North Shore-Long Island Jewish Health System officials last week celebrated the ribbon-cutting of their urgent care center in Rego Park, which they said would help to address the gap in health care created when St. John’s and Mary Immaculate hospitals closed last year.
“We’re creating this center as a direct response to the pressing need for greater health-care access here in Queens,” Michael Dowling, president and chief executive officer of the North Shore-LIJ Health System, said at Friday’s ribbon-cutting for the new center, at the site of a former St. John’s clinic at 95-25 Queens Blvd.
St. John’s and Mary Immaculate closed in March 2009 after their parent company, Caritas, announced it was $100 million in debt. Just prior to those closings, Parkway Hospital was also shuttered in November 2008. By April 2009, Queens had lost 862 hospital beds, leaving other area hospitals, particularly emergency rooms, bursting at the seams.
Officials at Friday’s event said the 6,675-square-foot, urgent care center will help to cut down on the number of individuals going to area emergency rooms, particularly at Forest Hills Hospital, which saw a 40 percent spike in ER visits after St. John’s and Mary Immaculate closed. Forest Hills Hospital is run by North Shore-LIJ.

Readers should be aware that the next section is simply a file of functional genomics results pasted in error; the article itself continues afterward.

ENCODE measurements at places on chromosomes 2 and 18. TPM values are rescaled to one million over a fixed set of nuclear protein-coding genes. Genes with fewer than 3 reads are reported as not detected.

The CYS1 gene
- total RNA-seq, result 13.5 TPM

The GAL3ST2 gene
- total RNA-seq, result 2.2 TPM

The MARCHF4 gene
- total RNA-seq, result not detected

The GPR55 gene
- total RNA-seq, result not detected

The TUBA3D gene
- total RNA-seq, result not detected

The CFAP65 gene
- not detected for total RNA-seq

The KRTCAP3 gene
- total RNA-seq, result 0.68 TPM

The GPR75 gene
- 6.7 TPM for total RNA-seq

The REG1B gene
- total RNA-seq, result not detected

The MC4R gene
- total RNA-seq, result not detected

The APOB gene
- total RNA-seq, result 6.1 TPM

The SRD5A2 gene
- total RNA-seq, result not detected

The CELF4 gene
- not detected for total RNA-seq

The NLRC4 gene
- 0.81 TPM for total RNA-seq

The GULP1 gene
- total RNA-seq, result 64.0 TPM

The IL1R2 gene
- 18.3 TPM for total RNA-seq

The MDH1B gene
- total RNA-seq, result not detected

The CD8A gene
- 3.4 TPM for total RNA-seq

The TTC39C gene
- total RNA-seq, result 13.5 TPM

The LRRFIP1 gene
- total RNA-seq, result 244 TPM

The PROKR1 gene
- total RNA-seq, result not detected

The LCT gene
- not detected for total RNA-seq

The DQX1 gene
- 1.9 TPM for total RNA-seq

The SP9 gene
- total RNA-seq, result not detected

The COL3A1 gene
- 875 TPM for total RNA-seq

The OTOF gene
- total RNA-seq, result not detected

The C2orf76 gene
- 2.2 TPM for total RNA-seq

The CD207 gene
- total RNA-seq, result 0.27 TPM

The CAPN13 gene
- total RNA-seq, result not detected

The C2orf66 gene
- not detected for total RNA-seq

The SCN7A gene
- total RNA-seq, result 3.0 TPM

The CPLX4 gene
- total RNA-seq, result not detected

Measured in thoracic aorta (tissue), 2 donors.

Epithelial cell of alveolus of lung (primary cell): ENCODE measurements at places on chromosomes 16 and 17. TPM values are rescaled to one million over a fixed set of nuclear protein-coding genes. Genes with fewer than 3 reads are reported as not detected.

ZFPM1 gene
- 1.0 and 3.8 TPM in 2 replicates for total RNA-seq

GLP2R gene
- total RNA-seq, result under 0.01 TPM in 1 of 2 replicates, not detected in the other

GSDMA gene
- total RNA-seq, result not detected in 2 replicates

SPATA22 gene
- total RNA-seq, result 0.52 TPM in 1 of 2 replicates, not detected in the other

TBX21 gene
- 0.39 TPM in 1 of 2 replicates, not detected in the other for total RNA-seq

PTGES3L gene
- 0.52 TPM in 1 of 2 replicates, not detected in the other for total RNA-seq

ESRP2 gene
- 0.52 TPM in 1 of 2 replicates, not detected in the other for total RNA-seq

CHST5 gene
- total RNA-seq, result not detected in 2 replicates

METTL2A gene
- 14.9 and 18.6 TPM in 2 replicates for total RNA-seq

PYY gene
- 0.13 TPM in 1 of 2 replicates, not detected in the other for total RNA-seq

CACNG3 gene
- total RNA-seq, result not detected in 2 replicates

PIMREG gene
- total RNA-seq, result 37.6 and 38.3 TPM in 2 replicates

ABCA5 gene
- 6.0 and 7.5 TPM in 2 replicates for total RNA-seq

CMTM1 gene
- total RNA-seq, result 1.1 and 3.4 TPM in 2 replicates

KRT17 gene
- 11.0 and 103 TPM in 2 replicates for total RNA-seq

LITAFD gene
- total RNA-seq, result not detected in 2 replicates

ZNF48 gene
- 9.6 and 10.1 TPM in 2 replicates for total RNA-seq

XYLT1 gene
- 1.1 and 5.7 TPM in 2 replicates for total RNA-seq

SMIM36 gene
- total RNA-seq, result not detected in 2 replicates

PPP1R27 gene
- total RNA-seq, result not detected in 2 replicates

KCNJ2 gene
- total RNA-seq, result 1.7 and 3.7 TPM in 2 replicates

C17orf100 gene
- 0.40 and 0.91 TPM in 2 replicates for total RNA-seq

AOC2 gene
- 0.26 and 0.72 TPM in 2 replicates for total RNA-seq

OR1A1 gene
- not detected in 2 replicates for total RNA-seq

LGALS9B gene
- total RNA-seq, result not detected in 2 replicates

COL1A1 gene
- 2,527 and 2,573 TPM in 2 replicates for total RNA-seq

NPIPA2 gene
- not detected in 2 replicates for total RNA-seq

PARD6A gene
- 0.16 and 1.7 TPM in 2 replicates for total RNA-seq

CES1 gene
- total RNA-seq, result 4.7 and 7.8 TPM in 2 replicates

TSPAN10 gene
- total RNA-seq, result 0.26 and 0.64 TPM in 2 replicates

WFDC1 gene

Urgent care centers are designed to treat people experiencing non-life-threatening emergencies, such as broken bones or respiratory problems, for which individuals will often seek treatment at emergency rooms, officials said.
“The numbers we saw at Forest Hills Hospital were fairly overwhelming,” said Jeffrey Horwitz, the Rego Park urgent care center’s director and former director at Forest Hills Hospital. “After St. John’s and Mary Immaculate closed, Forest Hills’ ER went from seeing about 90 patients a day to sometimes over 200 patients a day. On average, we had a 40 percent increase.”
The Rego Park center includes eight exam rooms, treatment areas for blood work, specialized testing and diagnostic services — including electrocardiograms, X-ray services, and ultrasound and lab testing. A wide range of illnesses and injuries will be treated at the site, including asthma and allergy symptoms, skin rashes, burns and minor infections, colds, the flu, pneumonia, eye injuries, ear pain, animal bites, sprains and fractures.
“This is bringing care close to where people live,” Dowling said.
The center was paid for by a $5.3 million grant that North Shore-LIJ received from the state Department of Health. It will be open from 8 a.m. to 8 p.m. Monday through Friday, 10 a.m. to 6 p.m. Saturdays and 10 a.m. to 4 p.m. Sundays. Horwitz said they would add hours if the community needs it.
To contact the urgent care center, call 718-925-6565.
Reach reporter Anna Gustafson by e-mail at agustafson
©2010 Community News Group
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